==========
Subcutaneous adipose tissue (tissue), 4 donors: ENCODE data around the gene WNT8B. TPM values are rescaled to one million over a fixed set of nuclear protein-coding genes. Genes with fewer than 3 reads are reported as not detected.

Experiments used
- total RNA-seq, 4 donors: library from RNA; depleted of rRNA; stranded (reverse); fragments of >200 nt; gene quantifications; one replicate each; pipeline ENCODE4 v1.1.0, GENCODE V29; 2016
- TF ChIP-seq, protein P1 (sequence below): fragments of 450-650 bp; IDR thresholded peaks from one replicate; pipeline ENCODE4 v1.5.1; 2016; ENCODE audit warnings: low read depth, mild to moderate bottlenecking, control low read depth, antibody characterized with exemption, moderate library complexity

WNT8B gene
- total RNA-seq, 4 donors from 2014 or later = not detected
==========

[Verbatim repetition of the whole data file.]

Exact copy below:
Subcutaneous adipose tissue (tissue), 4 donors: ENCODE data around the gene WNT8B. TPM values are rescaled to one million over a fixed set of nuclear protein-coding genes. Genes with fewer than 3 reads are reported as not detected.

Experiments used
- total RNA-seq, 4 donors: library from RNA; depleted of rRNA; stranded (reverse); fragments of >200 nt; gene quantifications; one replicate each; pipeline ENCODE4 v1.1.0, GENCODE V29; 2016
- TF ChIP-seq, protein P1 (sequence below): fragments of 450-650 bp; IDR thresholded peaks from one replicate; pipeline ENCODE4 v1.5.1; 2016; ENCODE audit warnings: low read depth, mild to moderate bottlenecking, control low read depth, antibody characterized with exemption, moderate library complexity

WNT8B gene
- total RNA-seq, 4 donors from 2014 or later = not detected